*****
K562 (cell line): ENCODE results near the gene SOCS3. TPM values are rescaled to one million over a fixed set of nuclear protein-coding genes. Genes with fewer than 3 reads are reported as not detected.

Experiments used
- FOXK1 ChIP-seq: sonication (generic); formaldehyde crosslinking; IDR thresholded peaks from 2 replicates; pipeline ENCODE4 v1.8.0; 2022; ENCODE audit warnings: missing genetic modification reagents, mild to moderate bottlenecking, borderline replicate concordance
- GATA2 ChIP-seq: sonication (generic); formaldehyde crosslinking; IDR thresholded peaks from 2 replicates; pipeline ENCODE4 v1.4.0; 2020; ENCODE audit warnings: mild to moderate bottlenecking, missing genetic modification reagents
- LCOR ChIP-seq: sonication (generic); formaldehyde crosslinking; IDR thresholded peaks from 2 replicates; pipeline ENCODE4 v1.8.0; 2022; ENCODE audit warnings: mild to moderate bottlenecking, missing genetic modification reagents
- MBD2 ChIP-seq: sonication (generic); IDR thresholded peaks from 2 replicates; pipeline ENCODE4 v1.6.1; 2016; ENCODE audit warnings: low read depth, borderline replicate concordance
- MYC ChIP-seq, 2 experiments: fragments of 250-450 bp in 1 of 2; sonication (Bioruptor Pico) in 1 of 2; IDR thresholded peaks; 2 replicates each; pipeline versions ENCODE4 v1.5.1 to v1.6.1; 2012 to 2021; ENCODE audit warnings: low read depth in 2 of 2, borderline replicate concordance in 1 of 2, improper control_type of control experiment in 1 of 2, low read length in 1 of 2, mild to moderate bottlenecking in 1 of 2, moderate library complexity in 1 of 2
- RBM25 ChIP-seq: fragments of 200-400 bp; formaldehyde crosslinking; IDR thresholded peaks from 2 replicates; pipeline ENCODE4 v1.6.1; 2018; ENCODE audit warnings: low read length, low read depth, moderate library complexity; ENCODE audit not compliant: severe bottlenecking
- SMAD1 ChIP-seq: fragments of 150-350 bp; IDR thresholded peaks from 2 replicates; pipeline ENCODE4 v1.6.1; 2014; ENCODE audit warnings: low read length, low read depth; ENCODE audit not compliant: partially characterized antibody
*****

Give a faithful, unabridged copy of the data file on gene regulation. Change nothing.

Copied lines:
K562 (cell line): ENCODE results near the gene SOCS3. TPM values are rescaled to one million over a fixed set of nuclear protein-coding genes. Genes with fewer than 3 reads are reported as not detected.

Experiments used
- FOXK1 ChIP-seq: sonication (generic); formaldehyde crosslinking; IDR thresholded peaks from 2 replicates; pipeline ENCODE4 v1.8.0; 2022; ENCODE audit warnings: missing genetic modification reagents, mild to moderate bottlenecking, borderline replicate concordance
- GATA2 ChIP-seq: sonication (generic); formaldehyde crosslinking; IDR thresholded peaks from 2 replicates; pipeline ENCODE4 v1.4.0; 2020; ENCODE audit warnings: mild to moderate bottlenecking, missing genetic modification reagents
- LCOR ChIP-seq: sonication (generic); formaldehyde crosslinking; IDR thresholded peaks from 2 replicates; pipeline ENCODE4 v1.8.0; 2022; ENCODE audit warnings: mild to moderate bottlenecking, missing genetic modification reagents
- MBD2 ChIP-seq: sonication (generic); IDR thresholded peaks from 2 replicates; pipeline ENCODE4 v1.6.1; 2016; ENCODE audit warnings: low read depth, borderline replicate concordance
- MYC ChIP-seq, 2 experiments: fragments of 250-450 bp in 1 of 2; sonication (Bioruptor Pico) in 1 of 2; IDR thresholded peaks; 2 replicates each; pipeline versions ENCODE4 v1.5.1 to v1.6.1; 2012 to 2021; ENCODE audit warnings: low read depth in 2 of 2, borderline replicate concordance in 1 of 2, improper control_type of control experiment in 1 of 2, low read length in 1 of 2, mild to moderate bottlenecking in 1 of 2, moderate library complexity in 1 of 2
- RBM25 ChIP-seq: fragments of 200-400 bp; formaldehyde crosslinking; IDR thresholded peaks from 2 replicates; pipeline ENCODE4 v1.6.1; 2018; ENCODE audit warnings: low read length, low read depth, moderate library complexity; ENCODE audit not compliant: severe bottlenecking
- SMAD1 ChIP-seq: fragments of 150-350 bp; IDR thresholded peaks from 2 replicates; pipeline ENCODE4 v1.6.1; 2014; ENCODE audit warnings: low read length, low read depth; ENCODE audit not compliant: partially characterized antibody